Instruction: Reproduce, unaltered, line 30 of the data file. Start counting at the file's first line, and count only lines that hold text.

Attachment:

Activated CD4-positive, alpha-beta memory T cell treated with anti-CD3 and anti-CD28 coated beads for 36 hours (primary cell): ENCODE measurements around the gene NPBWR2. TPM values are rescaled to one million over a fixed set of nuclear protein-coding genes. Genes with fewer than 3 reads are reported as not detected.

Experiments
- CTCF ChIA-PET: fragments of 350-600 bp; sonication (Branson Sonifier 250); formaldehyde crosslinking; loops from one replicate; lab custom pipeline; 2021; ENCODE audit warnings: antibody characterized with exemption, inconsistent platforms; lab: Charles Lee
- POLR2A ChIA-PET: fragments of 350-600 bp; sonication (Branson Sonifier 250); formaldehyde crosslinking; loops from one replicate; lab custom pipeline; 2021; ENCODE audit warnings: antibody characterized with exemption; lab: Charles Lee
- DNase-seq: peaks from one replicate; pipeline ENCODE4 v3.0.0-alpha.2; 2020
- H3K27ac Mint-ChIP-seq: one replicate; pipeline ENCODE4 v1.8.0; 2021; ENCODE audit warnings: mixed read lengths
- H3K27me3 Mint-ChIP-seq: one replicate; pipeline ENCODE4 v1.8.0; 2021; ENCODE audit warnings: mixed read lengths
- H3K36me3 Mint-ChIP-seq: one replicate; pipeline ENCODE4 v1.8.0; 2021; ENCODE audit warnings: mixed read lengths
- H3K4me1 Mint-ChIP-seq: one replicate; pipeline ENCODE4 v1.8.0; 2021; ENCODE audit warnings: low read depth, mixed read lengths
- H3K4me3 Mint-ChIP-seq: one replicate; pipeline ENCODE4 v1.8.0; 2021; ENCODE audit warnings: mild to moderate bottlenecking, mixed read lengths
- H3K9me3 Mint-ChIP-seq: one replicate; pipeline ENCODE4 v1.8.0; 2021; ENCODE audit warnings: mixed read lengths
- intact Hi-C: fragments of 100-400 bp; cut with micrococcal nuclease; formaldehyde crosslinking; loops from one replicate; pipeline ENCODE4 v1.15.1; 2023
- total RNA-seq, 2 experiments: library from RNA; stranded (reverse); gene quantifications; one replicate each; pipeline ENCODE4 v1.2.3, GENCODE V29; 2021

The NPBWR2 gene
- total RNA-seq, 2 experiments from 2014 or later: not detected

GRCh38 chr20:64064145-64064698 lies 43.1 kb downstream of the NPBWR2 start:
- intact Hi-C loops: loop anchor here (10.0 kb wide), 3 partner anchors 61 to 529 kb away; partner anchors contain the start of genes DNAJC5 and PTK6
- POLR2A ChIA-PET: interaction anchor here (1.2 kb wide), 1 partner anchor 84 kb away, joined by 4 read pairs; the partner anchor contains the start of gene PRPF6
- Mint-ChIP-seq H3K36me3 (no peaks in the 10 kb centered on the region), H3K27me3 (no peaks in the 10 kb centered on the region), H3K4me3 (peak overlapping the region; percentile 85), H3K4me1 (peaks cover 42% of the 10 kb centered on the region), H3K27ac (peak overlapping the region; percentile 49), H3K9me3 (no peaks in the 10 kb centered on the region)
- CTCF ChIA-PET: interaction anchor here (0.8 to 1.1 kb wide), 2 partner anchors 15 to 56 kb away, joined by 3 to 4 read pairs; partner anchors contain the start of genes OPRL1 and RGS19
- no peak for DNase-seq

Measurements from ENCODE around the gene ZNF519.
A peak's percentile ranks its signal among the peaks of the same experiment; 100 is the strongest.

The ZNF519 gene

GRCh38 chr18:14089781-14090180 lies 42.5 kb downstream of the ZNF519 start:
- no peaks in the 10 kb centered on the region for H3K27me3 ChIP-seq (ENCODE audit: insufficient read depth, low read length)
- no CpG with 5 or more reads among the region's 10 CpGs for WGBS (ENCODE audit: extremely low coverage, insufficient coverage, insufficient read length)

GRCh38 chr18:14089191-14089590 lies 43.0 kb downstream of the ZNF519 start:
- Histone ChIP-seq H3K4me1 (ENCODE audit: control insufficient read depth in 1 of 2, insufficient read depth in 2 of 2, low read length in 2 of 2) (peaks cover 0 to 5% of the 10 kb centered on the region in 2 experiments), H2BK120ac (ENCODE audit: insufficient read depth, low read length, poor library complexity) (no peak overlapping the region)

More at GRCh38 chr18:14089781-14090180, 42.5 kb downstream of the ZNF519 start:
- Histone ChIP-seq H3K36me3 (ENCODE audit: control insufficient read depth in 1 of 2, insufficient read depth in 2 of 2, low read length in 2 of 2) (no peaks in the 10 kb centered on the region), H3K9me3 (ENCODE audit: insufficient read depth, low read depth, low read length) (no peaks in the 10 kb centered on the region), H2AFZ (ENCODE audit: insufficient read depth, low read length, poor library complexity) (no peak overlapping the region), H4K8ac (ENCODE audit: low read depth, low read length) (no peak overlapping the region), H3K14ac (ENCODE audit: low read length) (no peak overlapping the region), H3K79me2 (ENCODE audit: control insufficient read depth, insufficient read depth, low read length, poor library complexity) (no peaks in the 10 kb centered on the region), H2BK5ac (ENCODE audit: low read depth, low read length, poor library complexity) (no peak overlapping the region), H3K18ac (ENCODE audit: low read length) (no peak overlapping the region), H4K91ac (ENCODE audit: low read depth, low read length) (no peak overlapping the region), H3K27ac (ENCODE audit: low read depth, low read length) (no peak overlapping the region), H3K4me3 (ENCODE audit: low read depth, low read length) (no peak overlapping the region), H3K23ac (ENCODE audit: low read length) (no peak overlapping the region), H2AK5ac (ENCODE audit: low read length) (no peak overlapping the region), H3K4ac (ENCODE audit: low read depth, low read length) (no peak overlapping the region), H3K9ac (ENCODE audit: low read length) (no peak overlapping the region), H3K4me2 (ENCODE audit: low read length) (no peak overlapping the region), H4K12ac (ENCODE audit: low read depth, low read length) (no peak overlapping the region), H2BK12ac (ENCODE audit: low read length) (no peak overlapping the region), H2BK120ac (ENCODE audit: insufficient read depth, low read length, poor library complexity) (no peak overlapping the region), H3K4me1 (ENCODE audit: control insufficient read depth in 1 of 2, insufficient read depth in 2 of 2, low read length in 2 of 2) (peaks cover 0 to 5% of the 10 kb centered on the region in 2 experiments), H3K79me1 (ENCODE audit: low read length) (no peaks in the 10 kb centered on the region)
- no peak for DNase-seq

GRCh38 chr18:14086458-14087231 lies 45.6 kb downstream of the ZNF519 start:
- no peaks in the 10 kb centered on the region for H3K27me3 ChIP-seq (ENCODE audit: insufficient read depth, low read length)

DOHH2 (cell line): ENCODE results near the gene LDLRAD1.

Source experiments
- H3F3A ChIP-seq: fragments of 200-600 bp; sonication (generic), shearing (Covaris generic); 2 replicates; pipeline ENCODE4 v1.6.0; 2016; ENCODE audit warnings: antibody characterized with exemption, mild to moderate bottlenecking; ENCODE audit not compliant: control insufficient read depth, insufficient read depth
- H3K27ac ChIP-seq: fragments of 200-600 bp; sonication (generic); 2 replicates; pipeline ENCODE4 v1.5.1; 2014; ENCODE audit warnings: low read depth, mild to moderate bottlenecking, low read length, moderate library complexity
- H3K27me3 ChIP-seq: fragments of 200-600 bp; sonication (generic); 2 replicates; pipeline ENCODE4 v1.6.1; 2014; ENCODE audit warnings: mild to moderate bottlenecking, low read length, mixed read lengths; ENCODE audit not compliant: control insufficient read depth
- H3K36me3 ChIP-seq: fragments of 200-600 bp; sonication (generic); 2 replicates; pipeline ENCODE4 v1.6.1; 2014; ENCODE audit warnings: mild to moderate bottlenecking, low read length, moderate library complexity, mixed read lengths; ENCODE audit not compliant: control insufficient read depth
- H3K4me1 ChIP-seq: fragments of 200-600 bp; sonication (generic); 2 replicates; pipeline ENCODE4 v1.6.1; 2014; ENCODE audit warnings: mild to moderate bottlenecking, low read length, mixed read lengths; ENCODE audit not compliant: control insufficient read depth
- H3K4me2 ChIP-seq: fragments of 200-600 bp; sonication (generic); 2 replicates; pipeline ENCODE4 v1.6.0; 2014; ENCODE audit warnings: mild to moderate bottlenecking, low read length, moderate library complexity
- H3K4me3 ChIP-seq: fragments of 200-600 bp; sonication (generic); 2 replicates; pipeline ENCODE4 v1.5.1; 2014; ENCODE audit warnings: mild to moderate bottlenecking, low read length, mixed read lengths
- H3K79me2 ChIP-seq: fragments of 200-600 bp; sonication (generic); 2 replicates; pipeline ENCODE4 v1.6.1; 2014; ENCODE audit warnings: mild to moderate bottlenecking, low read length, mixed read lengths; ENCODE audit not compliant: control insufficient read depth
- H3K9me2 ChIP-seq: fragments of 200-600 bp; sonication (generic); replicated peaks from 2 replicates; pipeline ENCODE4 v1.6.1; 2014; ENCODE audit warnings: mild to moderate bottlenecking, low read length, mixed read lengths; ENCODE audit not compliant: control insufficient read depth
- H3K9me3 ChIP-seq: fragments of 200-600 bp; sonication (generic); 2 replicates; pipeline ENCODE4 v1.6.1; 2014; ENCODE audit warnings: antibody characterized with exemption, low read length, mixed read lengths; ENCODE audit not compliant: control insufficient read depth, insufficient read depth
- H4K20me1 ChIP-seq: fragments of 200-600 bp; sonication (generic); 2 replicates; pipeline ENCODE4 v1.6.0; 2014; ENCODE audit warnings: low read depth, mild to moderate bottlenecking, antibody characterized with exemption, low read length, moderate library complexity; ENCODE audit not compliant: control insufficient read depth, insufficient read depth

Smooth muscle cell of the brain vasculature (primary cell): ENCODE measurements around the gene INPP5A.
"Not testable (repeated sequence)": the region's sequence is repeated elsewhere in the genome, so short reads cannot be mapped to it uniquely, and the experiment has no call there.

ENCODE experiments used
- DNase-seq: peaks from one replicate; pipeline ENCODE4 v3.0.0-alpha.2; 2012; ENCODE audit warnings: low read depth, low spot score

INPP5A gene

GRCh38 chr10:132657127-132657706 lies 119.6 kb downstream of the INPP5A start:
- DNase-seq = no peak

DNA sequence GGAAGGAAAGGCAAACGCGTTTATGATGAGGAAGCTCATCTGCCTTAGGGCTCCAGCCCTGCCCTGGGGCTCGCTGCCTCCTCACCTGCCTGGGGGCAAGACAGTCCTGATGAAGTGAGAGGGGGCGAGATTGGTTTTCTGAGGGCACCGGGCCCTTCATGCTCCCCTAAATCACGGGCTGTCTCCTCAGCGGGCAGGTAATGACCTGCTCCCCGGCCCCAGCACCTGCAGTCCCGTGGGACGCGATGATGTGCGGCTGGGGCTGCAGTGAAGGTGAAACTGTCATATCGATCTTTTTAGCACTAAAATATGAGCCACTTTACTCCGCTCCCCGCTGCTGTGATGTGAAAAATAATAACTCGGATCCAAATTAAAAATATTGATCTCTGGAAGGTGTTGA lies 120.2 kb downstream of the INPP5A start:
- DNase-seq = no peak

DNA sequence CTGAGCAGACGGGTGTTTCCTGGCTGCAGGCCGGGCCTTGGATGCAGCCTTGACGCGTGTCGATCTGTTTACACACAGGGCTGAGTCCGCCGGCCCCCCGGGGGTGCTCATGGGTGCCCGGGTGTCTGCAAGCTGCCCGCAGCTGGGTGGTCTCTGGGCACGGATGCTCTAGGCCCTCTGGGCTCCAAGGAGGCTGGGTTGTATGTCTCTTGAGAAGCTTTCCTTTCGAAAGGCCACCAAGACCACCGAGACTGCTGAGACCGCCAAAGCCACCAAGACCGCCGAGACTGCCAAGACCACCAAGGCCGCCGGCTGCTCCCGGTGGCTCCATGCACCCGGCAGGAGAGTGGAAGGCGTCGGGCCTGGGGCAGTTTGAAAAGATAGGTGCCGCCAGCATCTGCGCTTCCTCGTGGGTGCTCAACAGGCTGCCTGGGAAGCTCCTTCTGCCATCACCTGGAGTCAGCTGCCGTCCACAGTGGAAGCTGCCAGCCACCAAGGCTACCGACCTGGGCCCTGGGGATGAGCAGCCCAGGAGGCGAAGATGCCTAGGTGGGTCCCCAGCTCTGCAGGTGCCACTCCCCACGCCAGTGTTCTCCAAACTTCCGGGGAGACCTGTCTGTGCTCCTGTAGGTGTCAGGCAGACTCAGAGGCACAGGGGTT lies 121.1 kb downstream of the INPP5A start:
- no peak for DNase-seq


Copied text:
More at GRCh38 chr18:14089781-14090180, 42.5 kb downstream of the ZNF519 start: